Wilfredo Durano (center), one of the trainers from Banglos Community Artists, demonstrates proper carving techniques.

After conducting appropriate rituals at the cell site area requesting permission from resident spirits to approve the agreement, 15 Higaonons started training with expert wood carvers Arnel Rebate, Wilfredo Durano and Marichu Calzado from the Banglos Community Artists of General Nakar, Quezon, last May 28-30 for basic skills and assignment of projects; then again on June 27 for finishing and polishing of the completed works. Smart also donated to the community tools such as grinders and sanders.

 The Banglos wood sculptors were themselves recipients of Smart’s livelihood assistance, being trained by famed sculptor Rey Paz Contreras who taught them the art of sculpting forest wood as an alternative source of income after their homes were devastated by flash floods following heavy rains caused by Tropical Storm Winnie in 2004, killing over a thousand people in  General Nakar, Infanta and Real. 

The Banglos sculptors’ works have been featured at the Cultural Center of the Philippines, the Furniture Festival at Megatrade Hall, Go Negosyo fair at Market! Market! in Taguig City and in various Smart functions.

The Higaonon artists were taught the basics of driftwood sculpture, how to use the tools of the trade, and how to bring out art from driftwood, based on its natural shape and textures. Aside from being a source of livelihood, the sculptures also aim to showcase Higaonon culture.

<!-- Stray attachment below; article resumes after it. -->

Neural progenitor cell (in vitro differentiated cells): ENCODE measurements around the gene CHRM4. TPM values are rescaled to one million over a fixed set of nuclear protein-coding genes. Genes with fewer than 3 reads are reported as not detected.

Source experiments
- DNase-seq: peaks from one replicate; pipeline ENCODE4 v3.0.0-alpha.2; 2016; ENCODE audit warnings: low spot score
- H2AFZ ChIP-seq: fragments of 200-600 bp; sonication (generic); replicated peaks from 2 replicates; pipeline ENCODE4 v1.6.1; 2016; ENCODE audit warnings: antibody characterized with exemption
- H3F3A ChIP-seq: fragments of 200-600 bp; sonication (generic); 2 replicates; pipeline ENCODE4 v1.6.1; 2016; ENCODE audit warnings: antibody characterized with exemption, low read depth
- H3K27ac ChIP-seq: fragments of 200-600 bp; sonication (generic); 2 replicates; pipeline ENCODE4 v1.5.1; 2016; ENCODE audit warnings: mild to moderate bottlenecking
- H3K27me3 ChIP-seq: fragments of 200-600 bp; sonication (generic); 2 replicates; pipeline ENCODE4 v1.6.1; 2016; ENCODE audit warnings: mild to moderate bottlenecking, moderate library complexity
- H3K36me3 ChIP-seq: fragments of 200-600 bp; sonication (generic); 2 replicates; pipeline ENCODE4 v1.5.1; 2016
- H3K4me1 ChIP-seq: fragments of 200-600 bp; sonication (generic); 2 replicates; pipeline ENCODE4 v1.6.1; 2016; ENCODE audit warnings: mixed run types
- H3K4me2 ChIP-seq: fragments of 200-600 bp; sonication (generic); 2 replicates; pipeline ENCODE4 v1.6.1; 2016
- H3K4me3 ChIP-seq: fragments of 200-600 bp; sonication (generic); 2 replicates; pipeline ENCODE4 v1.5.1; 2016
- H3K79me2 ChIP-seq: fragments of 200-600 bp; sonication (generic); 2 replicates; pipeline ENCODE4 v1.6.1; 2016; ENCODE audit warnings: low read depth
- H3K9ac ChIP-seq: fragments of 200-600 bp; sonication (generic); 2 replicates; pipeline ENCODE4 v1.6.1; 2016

“A lot of the pieces here have come from wood that no longer had any use – maybe only to be burned for charcoal. The artists have been taught to see the beauty in them and bring this out. We Filipinos, we the katutubo, can also ask ourselves: “Are we charcoal, or are we works of art?””, said Darwin Flores, Head, Community Partnerships Department, Smart – Public Affairs. 

One of those who underwent the training was Datu Masikal’s cousin Jeffrey  C. Alia, an industrial electrician by trade, who lives along the seashore of Cugman with his fisherman father.

While he has no formal training in the arts, he learned drawing basics from his father Pedro B. Alia whose latent artistic skills enabled him to earn additional income through drawings and printed signs on the side.

“I won artistic competitions as grade school student and did automotive drafting in high school but shifted to GRCO due to lack of financial means to finish my automotive,” Alia recalls.

Eventually he became a licensed industrial electrician for commercial/industrial buildings, and joined the training during a lull between his projects.

Jeffrey Alia’s Fisherman Sculpture inspired by the Recto Bank incident

“The training revived my interest in the arts, and I was inspired to carve  many wood sculptures,” Alia said.

Among the wood sculptures he finished was a  fisherman in his baroto (dugout canoe) inspired by the Recto Bank incident where a Filipino fishing vessel was rammed by a Chinese one.

“This shows the fisherman was free to carry on his trade without fear,” Alia explained. Turning to another  of his works, he said the  bird’s nest signifies that birds are still abundant within their ancestral domain. “Every one of my works has a story.”